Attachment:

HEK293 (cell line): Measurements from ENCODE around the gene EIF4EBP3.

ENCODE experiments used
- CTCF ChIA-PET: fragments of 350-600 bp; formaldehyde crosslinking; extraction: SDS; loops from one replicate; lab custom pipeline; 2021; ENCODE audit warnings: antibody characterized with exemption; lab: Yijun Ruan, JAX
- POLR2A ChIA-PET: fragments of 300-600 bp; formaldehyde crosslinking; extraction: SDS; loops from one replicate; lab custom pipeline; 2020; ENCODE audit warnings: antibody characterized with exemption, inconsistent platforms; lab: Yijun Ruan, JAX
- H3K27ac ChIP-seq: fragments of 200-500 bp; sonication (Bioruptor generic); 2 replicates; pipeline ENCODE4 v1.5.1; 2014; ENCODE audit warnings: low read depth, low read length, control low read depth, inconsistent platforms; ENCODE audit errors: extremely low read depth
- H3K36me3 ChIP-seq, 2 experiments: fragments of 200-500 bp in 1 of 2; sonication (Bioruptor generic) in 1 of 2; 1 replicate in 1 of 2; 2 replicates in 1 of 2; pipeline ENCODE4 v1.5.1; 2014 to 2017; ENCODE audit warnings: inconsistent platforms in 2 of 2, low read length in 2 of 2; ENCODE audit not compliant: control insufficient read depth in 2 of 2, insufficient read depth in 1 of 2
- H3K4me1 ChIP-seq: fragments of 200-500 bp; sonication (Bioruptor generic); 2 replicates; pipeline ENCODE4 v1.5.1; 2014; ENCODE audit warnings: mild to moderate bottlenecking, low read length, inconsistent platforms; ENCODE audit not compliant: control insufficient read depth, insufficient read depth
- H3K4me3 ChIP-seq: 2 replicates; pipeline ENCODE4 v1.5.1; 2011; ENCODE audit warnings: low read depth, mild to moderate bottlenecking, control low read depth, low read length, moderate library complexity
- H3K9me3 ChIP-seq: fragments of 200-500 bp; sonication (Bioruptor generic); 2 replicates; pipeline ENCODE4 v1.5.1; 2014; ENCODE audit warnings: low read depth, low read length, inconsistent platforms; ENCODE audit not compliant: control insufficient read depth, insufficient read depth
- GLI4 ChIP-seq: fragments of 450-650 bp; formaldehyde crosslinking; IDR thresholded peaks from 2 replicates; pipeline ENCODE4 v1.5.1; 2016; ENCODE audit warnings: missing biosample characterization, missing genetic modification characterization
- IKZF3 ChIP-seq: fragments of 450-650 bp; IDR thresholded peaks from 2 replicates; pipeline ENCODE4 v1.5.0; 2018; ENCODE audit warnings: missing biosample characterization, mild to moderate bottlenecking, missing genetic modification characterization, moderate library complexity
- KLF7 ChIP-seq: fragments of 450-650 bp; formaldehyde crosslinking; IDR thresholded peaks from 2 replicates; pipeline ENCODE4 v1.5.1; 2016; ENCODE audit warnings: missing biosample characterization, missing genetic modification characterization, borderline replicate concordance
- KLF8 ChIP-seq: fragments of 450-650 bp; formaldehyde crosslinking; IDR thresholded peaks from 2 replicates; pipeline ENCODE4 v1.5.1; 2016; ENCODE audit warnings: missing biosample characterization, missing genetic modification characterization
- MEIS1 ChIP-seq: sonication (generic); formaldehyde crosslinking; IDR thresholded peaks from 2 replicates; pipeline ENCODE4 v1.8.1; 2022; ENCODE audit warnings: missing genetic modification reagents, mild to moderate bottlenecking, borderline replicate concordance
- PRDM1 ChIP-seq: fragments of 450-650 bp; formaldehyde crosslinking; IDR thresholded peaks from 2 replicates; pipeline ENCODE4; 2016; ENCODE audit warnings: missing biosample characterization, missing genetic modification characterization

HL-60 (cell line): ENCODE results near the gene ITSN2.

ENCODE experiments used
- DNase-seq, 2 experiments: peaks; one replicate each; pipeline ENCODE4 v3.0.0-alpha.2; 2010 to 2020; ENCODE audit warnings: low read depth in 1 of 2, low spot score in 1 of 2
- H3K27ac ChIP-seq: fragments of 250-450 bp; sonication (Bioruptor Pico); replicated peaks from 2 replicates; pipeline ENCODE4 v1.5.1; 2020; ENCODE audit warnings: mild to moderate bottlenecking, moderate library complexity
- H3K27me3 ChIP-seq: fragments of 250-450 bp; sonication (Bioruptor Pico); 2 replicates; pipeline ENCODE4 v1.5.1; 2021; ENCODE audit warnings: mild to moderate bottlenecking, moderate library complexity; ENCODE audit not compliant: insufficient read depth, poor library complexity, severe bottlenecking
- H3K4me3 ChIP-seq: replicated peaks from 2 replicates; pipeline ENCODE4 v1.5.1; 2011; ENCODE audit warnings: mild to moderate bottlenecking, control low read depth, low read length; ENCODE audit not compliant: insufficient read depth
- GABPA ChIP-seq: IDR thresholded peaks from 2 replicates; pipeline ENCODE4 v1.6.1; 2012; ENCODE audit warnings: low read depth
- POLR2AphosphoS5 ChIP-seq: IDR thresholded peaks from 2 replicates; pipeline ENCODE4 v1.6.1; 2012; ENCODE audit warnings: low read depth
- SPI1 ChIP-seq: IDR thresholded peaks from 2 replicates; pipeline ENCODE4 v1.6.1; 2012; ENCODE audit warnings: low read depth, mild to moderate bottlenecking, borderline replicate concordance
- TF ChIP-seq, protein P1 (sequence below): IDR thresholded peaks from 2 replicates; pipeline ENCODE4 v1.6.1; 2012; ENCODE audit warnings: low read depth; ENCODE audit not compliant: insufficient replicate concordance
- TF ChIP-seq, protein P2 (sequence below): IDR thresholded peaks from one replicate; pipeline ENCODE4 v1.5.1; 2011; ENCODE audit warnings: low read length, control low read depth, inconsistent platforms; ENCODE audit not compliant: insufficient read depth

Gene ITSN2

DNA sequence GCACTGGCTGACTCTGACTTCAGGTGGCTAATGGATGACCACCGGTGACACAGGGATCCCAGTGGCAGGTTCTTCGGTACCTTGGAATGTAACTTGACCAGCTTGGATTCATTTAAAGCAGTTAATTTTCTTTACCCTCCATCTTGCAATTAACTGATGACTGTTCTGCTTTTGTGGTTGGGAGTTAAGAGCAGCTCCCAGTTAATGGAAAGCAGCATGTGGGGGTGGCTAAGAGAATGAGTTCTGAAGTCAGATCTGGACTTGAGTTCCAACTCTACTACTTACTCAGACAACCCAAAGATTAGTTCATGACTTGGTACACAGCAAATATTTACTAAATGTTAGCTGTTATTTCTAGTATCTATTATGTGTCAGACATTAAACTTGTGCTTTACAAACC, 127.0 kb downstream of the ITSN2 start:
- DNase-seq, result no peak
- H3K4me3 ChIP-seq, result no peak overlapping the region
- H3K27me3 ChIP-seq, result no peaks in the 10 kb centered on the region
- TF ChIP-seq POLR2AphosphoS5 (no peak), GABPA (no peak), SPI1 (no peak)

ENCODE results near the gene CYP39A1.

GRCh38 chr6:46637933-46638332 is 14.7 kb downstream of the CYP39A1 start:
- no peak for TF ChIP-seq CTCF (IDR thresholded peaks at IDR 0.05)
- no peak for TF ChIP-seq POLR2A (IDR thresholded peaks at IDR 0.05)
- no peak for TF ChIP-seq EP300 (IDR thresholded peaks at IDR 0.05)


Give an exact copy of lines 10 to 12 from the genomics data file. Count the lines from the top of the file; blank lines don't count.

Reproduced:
- GLI4 ChIP-seq: fragments of 450-650 bp; formaldehyde crosslinking; IDR thresholded peaks from 2 replicates; pipeline ENCODE4 v1.5.1; 2016; ENCODE audit warnings: missing biosample characterization, missing genetic modification characterization
- IKZF3 ChIP-seq: fragments of 450-650 bp; IDR thresholded peaks from 2 replicates; pipeline ENCODE4 v1.5.0; 2018; ENCODE audit warnings: missing biosample characterization, mild to moderate bottlenecking, missing genetic modification characterization, moderate library complexity
- KLF7 ChIP-seq: fragments of 450-650 bp; formaldehyde crosslinking; IDR thresholded peaks from 2 replicates; pipeline ENCODE4 v1.5.1; 2016; ENCODE audit warnings: missing biosample characterization, missing genetic modification characterization, borderline replicate concordance